Report: Out-of-pocket costs too high
The trend toward greater consumer cost-sharing, through higher deductibles, copayments, and coinsurance, is prompting many Americans to skip preventive tests and seek care, while also leaving them with burdensome bills, according to a new report from The Commonwealth Fund.
The survey, which examined 19-to-64-year-old adults who had insurance for a full 12 months, found that three in five adults with low incomes and half of those with moderate incomes say that their deductibles are difficult or impossible to afford.
More than one in five adults who were insured all year spent 5 percent or more of their income on out-of-pocket costs, not including premiums, and 13 percent spent 10 percent or more.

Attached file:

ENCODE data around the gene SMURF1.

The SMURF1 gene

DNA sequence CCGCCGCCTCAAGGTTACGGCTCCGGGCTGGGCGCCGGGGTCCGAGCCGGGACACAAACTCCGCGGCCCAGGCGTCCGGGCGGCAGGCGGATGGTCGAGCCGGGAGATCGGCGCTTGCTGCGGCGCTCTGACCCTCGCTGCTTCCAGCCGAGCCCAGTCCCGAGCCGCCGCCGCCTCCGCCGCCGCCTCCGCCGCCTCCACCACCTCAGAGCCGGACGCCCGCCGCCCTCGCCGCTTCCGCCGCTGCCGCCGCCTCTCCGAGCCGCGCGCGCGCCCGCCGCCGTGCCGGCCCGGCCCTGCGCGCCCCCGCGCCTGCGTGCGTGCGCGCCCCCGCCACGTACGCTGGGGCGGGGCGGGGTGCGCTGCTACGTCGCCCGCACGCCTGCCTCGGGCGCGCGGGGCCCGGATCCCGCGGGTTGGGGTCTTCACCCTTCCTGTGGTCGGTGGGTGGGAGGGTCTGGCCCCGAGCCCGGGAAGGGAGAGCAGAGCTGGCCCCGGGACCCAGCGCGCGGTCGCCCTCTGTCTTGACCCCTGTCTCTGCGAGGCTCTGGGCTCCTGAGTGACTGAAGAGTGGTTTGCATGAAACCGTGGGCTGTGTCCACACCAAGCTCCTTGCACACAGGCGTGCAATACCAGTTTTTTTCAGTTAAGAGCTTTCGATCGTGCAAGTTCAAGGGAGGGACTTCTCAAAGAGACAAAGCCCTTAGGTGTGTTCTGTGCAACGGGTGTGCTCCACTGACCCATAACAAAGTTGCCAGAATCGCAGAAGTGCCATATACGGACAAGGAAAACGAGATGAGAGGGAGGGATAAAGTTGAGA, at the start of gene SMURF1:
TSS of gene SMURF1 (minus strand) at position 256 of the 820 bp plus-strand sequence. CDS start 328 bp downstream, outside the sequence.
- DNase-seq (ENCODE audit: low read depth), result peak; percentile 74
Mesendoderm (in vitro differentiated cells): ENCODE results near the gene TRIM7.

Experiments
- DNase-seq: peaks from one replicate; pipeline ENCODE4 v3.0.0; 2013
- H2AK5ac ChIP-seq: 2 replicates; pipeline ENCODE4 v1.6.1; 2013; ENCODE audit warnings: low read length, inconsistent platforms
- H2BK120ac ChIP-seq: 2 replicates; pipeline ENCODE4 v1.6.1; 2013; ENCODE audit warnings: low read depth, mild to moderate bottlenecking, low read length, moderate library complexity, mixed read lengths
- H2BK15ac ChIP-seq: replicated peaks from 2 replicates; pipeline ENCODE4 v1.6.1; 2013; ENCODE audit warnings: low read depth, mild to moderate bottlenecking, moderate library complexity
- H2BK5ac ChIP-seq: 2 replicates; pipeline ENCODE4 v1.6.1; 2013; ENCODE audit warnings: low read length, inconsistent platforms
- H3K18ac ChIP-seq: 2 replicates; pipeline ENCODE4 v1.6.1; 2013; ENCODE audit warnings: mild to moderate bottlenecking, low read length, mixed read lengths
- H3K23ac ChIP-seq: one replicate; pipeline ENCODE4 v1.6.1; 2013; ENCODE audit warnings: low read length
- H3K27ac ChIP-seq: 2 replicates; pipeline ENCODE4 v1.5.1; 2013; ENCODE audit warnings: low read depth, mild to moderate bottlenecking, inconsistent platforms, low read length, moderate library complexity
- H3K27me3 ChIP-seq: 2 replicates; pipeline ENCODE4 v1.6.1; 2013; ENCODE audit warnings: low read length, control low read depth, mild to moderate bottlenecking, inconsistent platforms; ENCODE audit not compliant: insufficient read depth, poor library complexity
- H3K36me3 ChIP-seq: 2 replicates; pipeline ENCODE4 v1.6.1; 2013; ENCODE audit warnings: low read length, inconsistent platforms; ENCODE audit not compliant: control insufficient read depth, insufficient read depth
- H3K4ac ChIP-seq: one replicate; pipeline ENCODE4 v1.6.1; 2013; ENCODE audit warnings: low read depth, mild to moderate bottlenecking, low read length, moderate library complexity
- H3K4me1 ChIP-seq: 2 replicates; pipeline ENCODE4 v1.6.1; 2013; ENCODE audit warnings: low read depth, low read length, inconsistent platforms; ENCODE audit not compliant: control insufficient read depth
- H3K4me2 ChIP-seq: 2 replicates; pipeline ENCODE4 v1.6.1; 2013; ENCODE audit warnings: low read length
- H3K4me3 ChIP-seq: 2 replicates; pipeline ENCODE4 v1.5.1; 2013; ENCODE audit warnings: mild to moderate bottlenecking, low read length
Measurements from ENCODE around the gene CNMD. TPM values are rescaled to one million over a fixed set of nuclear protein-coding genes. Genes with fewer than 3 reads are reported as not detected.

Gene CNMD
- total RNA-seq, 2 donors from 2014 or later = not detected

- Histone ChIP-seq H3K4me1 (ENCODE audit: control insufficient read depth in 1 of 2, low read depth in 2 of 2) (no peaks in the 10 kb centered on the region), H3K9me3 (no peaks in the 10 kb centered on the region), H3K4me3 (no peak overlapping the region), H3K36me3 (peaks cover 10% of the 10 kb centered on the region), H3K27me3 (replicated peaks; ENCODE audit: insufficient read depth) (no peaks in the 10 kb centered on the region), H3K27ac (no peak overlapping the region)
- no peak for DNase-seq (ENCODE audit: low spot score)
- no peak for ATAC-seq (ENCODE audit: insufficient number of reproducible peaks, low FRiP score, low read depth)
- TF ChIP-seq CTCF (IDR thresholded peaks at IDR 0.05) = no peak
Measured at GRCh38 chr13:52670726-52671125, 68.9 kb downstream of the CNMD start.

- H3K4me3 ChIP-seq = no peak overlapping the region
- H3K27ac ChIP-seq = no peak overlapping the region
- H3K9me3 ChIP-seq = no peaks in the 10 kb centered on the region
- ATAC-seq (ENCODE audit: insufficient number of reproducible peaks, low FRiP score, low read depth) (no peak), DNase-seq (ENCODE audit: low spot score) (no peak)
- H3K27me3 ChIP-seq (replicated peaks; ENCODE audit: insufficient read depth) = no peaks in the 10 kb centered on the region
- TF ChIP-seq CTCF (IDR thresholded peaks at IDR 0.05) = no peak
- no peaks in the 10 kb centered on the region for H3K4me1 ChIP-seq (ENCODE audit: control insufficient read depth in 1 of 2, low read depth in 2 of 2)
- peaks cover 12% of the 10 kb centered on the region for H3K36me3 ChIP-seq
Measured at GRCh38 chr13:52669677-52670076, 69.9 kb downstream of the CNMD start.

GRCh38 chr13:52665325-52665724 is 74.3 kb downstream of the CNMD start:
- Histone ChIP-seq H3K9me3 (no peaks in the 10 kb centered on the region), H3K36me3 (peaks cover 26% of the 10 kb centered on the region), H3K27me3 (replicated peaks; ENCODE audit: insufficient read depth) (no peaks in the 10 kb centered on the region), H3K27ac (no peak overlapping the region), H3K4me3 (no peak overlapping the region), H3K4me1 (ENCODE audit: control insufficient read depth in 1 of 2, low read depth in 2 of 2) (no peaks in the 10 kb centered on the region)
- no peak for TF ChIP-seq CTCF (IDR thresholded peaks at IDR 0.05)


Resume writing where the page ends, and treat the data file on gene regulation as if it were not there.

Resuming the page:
Two of five adults who had deductibles that were high relative to their income said they did not go to a doctor when they were sick, and nearly one-quarter of people with high deductibles cited them as the reason they had not undergone a preventive care test, according to the results.
What's more, doctors and hospitals continue to charge consumers and their health insurance companies "hidden fees," as FierceHealthPayer has reported previously.
Then there's the story of the Wisconsin woman suffering from a heat attack taken to a local hospital that saved her life. She was left with massive bills totaling $300,000, though some of it has been written off, because it was not in her insurance network, as CBS News reports. The ambulance took her to the nearest hospital, as state law requires, though an in-network hospital was just three blocks away.